Last Monday on a BBC radio broadcast Hina Jilani, a lawyer of the Supreme Court of Pakistan and former UN Special Representative on Human Rights criticized the United States for not allowing proper legal protection for suspected terrorists. She can criticize anyone she wishes, but it appears that she might have more pressing problems in her homeland.
The government of Pakistan is now bowing to Taliban militants (led by tribal militia leader Baitullah Mehsud, the prime suspect in the plot to kill former prime minister Benazir Bhutto), allowing him to impose Islamic law in Pakistan’s Northwest territory. The Pakistan government is made up of a bunch of stupid appeasers, who will eventually reap what they sew. Mehsud’s thugs extort protection money from rural villages and enforce Sharia law, which includes the destruction of schools and prohibits music and video.
Maybe Ms. Jilani should shut her mouth, stop hob-knobbing in New York, take a flight to Islamabad, jump in a land rover, ride over up to the city of Wana, and check-in to the hotel Waziristan. While she’s there she should get in Mehsud’s face and demand that his Taliban bullies stop burning schools for girls. One thing is for sure; if the Taliban has its way, there won’t be any young girls from Waziristan who grow up to be lawyers for the Pakistani Supreme Court.
The United Nations is full of pompous people from hellish countries throughout the world who enjoy the freedom, security, and prosperity of New York City. They come to a place that is so free that they can literally convulse in their criticism of the United States of America. Many of them would risk getting a bullet in the head if they were to go back to their homeland and criticize their own leaders in the same way they revile against America. The UN is so hypocritical that Mark Steyn, in his book America Alone says: “In recent years I can find only one example of a senior UN figure having the guts to call a member state a “totalitarian regime.” It was the former secretary-general Boutros Boutros-Ghali in 2004, and he was talking about America.”
Another ditty from a BBC reporter came while I was listening on Tuesday evening. A BBC reporter was talking to Indonesians on the street about the visit of Secretary of State Hillary Clinton to that country. One of the respondents, an Indonesian student, indicated that many Indonesians “hate the United States.” After that comment the reporter asked, “What can Hillary Clinton do on this trip to give Indonesia the respect it deserves from America?”
WHAT???? What kind of a question is this? If Indonesian residents want to hate the United States, so be it, but why do we have to cower to them and ask them what we’ve done to deserve their wrath? When have we disrespected Indonesia? Why do we have to earn the respect of Indonesia? Doesn’t “hate” sound a bit like disrespect? Could it be that the Indonesians might need to respect the United States more?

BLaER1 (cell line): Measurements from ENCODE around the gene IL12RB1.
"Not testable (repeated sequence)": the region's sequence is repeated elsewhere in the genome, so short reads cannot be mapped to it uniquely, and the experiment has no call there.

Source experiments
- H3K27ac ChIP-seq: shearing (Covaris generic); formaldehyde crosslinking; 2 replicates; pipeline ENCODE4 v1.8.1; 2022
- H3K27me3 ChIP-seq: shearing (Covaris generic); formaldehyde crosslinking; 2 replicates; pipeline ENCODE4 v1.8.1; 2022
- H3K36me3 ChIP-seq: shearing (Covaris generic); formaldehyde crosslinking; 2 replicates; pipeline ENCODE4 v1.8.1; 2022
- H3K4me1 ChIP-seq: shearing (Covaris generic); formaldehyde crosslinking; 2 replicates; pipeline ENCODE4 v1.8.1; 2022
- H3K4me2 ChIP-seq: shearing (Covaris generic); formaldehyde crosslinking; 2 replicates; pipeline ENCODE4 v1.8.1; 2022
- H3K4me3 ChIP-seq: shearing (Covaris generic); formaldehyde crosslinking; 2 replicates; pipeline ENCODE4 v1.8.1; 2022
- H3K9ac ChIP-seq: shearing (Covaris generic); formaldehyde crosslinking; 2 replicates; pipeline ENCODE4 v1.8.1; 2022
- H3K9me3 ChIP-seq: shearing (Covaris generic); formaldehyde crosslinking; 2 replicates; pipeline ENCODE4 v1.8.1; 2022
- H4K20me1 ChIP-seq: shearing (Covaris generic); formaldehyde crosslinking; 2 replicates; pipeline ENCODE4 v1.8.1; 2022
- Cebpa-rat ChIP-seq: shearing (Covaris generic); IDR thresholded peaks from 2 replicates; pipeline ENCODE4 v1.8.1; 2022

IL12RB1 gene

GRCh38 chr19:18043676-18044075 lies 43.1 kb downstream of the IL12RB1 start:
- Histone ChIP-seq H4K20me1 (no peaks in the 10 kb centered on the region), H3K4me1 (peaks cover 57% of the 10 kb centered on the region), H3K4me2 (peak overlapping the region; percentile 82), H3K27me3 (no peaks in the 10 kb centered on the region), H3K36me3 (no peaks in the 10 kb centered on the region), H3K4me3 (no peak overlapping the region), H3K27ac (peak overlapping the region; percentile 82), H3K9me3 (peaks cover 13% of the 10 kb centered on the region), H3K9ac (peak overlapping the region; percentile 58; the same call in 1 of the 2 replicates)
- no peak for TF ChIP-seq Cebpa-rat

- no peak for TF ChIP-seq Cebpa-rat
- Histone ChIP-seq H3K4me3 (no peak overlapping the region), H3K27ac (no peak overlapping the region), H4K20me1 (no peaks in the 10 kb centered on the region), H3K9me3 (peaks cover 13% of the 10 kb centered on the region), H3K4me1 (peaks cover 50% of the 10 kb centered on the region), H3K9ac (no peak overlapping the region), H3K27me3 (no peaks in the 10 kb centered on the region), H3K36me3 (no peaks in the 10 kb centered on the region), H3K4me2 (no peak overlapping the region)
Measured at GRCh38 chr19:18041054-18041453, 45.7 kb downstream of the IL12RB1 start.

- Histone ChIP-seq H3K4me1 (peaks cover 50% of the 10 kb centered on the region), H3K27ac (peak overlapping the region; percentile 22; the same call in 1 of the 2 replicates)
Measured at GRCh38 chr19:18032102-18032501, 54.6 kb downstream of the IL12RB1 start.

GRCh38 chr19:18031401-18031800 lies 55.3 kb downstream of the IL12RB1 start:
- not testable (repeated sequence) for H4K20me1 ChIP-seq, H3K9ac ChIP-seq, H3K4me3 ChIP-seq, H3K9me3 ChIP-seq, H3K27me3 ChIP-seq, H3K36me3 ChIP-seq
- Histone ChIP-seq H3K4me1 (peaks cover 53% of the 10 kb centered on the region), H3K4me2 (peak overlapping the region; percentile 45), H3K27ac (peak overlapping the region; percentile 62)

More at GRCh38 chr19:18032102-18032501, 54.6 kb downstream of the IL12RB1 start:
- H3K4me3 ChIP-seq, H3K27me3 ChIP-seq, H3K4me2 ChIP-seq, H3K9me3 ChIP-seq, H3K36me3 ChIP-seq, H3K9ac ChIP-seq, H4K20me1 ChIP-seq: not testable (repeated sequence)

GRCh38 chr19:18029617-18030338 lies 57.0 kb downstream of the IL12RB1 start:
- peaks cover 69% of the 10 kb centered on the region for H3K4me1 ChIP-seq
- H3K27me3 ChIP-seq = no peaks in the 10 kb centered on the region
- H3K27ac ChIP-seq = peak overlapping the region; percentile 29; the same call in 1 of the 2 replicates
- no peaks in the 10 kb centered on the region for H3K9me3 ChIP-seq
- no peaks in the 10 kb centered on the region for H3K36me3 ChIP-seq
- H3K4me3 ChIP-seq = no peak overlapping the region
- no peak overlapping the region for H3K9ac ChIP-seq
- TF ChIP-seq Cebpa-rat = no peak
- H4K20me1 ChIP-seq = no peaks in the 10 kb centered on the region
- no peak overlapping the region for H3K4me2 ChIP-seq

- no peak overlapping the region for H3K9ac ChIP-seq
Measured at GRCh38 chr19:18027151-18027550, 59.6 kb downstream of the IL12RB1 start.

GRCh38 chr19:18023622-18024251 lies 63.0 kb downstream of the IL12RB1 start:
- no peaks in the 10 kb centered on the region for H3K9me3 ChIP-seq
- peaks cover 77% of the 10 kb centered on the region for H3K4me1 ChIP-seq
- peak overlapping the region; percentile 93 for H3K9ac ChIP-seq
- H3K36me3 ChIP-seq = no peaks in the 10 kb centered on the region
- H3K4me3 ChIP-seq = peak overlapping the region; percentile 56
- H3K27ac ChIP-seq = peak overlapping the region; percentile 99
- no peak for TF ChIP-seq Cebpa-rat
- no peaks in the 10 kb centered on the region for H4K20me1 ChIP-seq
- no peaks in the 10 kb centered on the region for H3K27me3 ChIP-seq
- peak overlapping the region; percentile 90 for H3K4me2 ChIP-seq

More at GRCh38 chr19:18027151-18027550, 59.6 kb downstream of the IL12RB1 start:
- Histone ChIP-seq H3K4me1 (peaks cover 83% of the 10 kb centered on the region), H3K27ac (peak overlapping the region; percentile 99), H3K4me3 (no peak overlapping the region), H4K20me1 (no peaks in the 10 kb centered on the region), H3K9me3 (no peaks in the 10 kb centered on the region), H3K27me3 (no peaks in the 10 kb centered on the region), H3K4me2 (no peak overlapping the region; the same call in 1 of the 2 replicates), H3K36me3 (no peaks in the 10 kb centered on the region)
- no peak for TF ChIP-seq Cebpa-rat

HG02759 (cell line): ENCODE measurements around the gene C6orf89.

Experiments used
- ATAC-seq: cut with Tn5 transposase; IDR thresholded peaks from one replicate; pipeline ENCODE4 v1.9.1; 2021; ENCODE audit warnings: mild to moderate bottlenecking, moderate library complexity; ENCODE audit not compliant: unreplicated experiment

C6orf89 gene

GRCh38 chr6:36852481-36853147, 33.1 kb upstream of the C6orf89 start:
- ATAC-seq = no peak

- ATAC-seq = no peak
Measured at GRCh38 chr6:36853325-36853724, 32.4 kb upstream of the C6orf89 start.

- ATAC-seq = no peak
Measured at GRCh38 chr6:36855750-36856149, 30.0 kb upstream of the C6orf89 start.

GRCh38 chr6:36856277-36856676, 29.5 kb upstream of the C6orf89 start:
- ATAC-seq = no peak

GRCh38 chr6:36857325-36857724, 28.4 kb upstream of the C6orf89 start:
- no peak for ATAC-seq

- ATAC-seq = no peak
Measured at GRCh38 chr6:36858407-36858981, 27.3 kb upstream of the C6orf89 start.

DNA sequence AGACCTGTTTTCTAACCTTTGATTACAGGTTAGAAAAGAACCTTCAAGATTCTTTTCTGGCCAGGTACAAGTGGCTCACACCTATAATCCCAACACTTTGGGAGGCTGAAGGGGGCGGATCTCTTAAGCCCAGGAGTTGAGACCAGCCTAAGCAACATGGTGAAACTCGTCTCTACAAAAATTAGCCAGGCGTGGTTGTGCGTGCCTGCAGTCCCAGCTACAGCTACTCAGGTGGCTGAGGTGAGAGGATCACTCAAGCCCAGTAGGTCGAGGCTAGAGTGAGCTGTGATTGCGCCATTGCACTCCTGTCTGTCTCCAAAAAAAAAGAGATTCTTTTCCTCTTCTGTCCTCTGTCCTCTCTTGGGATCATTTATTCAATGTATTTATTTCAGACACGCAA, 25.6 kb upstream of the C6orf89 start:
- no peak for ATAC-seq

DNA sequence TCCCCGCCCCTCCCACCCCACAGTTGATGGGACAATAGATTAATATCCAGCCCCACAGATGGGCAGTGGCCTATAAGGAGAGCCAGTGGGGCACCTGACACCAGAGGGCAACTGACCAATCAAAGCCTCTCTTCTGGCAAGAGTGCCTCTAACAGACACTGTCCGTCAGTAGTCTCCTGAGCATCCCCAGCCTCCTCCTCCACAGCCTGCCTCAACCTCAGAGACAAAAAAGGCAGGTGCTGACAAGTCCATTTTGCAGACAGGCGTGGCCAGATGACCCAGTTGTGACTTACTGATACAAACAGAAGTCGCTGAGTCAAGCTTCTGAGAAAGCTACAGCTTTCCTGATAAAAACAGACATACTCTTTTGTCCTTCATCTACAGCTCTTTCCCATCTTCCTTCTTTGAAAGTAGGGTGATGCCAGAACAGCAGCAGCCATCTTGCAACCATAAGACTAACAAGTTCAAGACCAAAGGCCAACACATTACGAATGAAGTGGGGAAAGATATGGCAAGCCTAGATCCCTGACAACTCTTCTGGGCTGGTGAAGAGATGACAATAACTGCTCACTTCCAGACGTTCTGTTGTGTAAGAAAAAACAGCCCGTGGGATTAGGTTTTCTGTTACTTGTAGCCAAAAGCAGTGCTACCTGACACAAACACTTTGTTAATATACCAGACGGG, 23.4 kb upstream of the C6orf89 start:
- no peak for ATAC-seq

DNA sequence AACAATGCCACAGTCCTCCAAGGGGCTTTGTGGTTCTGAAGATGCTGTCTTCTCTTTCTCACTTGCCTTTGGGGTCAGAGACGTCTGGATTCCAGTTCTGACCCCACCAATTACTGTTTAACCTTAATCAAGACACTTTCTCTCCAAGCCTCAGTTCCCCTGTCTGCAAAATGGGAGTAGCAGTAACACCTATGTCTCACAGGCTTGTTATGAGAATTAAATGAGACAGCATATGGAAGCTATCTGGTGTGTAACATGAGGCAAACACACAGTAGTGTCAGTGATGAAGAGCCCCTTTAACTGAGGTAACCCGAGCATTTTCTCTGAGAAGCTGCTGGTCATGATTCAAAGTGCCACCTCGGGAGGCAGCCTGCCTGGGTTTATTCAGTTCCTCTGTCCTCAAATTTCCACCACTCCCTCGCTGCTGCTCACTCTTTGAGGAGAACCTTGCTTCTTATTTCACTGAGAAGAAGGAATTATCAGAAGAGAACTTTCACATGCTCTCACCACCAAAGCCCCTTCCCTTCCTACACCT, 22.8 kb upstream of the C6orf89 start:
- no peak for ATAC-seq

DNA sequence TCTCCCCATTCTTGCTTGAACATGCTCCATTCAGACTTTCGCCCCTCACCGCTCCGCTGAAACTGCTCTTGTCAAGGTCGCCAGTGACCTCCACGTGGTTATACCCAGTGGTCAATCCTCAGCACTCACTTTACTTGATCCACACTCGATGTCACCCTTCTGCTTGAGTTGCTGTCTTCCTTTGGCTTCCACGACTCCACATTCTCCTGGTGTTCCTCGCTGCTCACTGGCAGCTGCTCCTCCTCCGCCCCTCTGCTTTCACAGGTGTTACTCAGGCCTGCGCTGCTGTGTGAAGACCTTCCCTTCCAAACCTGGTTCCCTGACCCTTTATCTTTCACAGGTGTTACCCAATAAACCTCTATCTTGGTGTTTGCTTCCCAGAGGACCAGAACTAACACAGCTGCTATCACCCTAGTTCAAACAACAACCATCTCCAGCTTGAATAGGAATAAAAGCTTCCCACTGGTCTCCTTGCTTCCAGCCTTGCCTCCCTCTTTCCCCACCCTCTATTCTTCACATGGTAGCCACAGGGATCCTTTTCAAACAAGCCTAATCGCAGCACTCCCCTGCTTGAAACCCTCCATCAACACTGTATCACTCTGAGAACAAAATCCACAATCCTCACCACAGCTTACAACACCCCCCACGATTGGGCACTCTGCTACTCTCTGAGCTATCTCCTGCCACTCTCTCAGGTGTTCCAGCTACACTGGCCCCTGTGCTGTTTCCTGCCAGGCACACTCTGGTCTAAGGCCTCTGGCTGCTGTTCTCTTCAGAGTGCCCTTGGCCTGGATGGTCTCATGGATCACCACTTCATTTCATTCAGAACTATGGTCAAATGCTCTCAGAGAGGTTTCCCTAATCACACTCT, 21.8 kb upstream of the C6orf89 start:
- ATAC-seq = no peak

Let me conclude with three points. First, I put absolutely no stock in the criticism of foreign “experts” (Pakistani lawyers, UN Secretary-Generals or whomever) who don’t have the guts to take care of their own human rights problems. Second, I’m upset with the British, who have grossly understated the importance of their gift to the world of culture, common law, and civilized reason. At least the British are willing to provide combat troops to assist the United States in world conflicts. However, when the French, Dutch, Germans, and other continental European leaders have meetings, you can actually see a shiver running around the chairs looking for a spine to crawl up.
Third, it bothers me when I hear Americans engaging in self-deprecation of the United States. We’re not perfect, but the United States has borne the burdens of world leadership since1941. Europeans and people from other parts of the world have greatly benefited because the United States has demonstrated both the will and the means to stop tyranny and despotism, while they have largely remained silent and were spared the costs (in treasure and lives) of doing the dirty work.
For the critics of the United States, let me propose a question. If not the United States, which country do you prefer should lead the world? When your homeland is threatened with invasion, genocide, or despotism, what country are you going to call to assist you? How about Pakistan? How about Iran? How about China? Do you want to try Somalia, the Sudan, or the French on for size? I didn’t think so.